Everybody has to start somewhere. In Firsties, we talk to some of our favorite pop-culture figures about the many first steps along the way to their current careers.
Though he initially rose to fame due in part to a 1997 Rolling Stone article that dubbed him Florida State University’s “top partier,” Bert Kreischer has since made a name for himself as both a stand-up comedian and host of television programs like FX’s Hurt Bert and Travel Channel’s Trip Flip. His piercing laughter has also entertained (or annoyed) listeners of Doug Loves Movies, WTF With Marc Maron, and The Joe Rogan Experience. Kreischer’s latest project is an autobiographical book, Life Of The Party: Stories Of A Perpetual Man-Child, out now on St. Martin’s Press.
First time doing stand-up
Bert Kreischer: My first stand-up experience was in Tallahassee at a club called Potbelly’s. A little bit of a backstory: Rolling Stone had written an article about me where they said I was the “the No. 1 party animal in the country.” In it I guess I said that I wanted to be a stand-up comedian. So there was this radio station, and I thought they were putting on this stand-up show to help me get my foot in the door for stand-up, but what they were doing, in actuality, was setting me up for disaster. They had four national touring comics, though now I know them to be feature acts. These four comics went up before me and each did about 20 to 30 minutes, and then I closed the show. And if you know anything about stand-up, you know what a nightmare that is. Four comics just doing 20 to 30—which means they all do 30—and then I close out the show. They told me to go up and do 45. And I had never done stand-up in my entire life.
The only thing I remember distinctly about that night was that one of the comics gave me the best bit of advice before I went up onstage. I ordered a beer and he pulled me aside and said, “Listen, I’m not going to tell you what to do and what not to do. You’re a grown-up, but drinking before you go onstage turns into a really bad habit where you can only drink and go up onstage. If I were you and this is this your first time, do it sober.” So I did it stone sober, which is so against the grain compared to the way I was living my life, back then especially.
Anyway, I went up and was a moron. I did stream-of-consciousness and talked about the other acts and whatever came to mind and I killed. The morning station ended up offering me my own morning show. They said, “You’ll sit with this guy for like a month or two and then he’s going to move to New York and then it’s going to be your show in Tallahassee.” I literally thought I’d struck gold. I was like, “Dude, I got a job out of that fucking article,” and I thought that this was how it goes. Then I talked to the radio guy and I was like, “Why would you leave?” and he was like, “Who the fuck wants to stay in Tallahassee?” I heard him very clearly and said, “You know what, not me.” I thought if I had gotten success that quickly, all I have to do is move to New York and everyone would be beating down my door.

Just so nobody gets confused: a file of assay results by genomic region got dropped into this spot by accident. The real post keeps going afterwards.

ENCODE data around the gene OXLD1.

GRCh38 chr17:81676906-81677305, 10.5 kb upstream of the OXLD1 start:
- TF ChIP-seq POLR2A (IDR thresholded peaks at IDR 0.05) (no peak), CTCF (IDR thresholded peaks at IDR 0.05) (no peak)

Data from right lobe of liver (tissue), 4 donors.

First weeks in New York
BK: When I first moved to New York, I didn’t know anyone. I knew this guy named Diego—I think that was his name—and he was from like the Canary Islands and he spoke no English so all we’d do is drink rum and point at a map. That’s all we could do.
I also didn’t know what a studio apartment was then. Basically, it was a kitchen and a bed, and the only privacy you get is if you’re walking to the bathroom. So I got a bag of weed and would go to bars in the East Village. I would meet people that were my age and say, “Hey, you guys want to get high?” and we’d go back to their place and smoke weed and I would pretend to pass out and then I’d get to stay at their place. That was how I got by. I did that two times tops before I passed out at someone’s house and John Beamer—who I had gone to fucking high school with and had known since I was a child—I smoked weed with his roommate and he walked in and he saw me sleeping on the couch and he was like, “Bert Kreischer?” and I was like, “Beamer?!” and then I ended up staying with him.
Beamer was the one who got me up onstage for the first time in New York. Now it sounds like a who’s who lineup of open mic’ers, but it was Demetri Martin, me, and a guy named DJ Nash who now runs a show on NBC called Growing Up Fisher and was also the reason I got my first pilot. That little group was part of a Monday night open mic that DJ ran and that also spawned Ed Helms. Jordan Rubin was always there. Bobby Kelly, Jim Norton, Pete Correale, D.T. Benny, Ben Daley. It was a place where you could get a set because DJ filled the room.
First time he thought about writing a book
BK: The first time I actually got a book and said, “I wonder what this is about,” was the book Naked. I had read books before, but not beginning to end. I think I have massive learning disabilities—we’re learning that with my youngest—but the first book I read beginning to end was Naked by David Sedaris. It really redefined reading for me, because I was like, “Oh shit! I didn’t know people wrote funny books!” I thought every book was boring as fuck and you literally had to trudge through reading about a post-apocalyptic world where honey was the favorite thing that everyone tried. Anyway, I read David Sedaris and then I read it all.